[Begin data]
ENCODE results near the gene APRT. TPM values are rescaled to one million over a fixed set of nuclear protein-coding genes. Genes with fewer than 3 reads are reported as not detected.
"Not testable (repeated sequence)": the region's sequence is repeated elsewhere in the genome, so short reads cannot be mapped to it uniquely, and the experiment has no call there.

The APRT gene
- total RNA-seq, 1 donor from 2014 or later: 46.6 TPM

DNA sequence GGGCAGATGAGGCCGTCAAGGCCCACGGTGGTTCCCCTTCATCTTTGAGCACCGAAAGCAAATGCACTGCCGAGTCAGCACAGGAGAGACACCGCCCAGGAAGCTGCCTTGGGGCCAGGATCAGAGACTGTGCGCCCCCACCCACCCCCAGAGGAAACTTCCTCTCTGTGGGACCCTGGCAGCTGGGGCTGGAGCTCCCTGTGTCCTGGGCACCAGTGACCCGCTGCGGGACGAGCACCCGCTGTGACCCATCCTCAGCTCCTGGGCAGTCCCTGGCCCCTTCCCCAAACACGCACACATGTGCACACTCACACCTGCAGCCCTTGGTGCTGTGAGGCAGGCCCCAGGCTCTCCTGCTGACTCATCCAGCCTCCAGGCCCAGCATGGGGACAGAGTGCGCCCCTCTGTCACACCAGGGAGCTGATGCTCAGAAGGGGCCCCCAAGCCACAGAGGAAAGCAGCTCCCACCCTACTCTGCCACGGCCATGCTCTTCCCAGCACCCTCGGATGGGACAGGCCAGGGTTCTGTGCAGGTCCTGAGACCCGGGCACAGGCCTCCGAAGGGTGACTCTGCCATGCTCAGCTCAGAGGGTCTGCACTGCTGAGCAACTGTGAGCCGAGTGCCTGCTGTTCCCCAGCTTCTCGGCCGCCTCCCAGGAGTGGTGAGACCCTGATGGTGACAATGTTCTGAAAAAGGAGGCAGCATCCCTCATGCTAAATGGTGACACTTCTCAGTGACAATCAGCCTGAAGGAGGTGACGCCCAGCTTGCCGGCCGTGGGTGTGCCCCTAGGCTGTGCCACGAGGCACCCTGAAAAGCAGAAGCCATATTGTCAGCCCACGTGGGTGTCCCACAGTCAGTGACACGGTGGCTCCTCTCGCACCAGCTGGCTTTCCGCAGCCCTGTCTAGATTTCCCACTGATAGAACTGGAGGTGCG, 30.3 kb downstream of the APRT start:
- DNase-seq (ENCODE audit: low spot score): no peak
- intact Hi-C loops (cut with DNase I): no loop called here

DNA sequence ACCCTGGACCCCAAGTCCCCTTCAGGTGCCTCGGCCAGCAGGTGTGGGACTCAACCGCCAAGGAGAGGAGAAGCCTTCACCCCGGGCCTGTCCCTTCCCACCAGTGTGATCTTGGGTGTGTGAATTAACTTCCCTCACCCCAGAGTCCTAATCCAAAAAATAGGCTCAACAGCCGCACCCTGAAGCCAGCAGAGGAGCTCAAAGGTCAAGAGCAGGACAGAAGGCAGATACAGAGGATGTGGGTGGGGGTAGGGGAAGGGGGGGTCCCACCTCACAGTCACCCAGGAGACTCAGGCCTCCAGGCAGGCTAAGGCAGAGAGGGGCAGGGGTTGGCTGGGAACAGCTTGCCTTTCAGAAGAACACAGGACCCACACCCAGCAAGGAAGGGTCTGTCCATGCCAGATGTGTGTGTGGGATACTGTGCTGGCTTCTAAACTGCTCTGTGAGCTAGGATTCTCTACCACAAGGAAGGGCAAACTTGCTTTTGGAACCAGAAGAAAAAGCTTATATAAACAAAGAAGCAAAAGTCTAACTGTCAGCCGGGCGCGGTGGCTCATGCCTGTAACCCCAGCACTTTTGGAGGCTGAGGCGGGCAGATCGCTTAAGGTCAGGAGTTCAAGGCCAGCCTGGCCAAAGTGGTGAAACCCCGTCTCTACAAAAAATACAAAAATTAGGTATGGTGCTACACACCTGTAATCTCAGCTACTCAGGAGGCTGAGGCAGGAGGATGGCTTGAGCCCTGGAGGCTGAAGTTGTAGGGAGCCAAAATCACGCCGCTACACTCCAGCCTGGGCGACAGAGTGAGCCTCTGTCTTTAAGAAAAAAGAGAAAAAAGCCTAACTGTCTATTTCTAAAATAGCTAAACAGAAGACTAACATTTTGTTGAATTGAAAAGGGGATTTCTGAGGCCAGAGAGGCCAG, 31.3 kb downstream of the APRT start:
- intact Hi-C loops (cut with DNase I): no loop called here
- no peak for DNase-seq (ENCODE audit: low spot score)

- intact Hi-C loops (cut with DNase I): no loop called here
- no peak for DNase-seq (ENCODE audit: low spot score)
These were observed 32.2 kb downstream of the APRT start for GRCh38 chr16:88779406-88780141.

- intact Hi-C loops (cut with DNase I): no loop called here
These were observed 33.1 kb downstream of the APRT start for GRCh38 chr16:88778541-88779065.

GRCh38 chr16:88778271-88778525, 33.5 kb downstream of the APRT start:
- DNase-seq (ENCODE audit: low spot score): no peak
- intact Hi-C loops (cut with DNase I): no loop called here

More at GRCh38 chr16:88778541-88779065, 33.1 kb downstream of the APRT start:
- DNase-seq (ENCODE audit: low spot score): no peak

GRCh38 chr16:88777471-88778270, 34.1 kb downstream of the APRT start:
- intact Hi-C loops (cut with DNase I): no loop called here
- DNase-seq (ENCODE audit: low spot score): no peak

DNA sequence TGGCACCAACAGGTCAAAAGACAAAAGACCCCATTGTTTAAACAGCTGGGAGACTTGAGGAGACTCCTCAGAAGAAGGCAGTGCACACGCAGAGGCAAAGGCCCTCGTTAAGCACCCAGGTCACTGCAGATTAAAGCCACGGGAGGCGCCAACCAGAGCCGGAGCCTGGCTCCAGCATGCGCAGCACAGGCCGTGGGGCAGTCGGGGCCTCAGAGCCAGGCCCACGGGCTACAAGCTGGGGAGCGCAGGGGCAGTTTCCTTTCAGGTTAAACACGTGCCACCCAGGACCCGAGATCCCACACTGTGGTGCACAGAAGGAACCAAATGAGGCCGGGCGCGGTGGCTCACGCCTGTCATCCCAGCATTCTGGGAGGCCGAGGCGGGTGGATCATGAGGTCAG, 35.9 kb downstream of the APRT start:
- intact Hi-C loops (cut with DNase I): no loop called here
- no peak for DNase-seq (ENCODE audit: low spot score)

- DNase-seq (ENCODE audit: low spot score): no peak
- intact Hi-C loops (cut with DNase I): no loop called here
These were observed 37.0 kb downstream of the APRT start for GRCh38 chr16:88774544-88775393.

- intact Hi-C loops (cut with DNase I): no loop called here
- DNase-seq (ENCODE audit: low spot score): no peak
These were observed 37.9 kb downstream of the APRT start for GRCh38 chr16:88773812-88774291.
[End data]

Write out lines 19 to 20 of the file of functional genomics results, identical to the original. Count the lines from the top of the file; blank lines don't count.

More at GRCh38 chr16:88778541-88779065, 33.1 kb downstream of the APRT start:
- DNase-seq (ENCODE audit: low spot score): no peak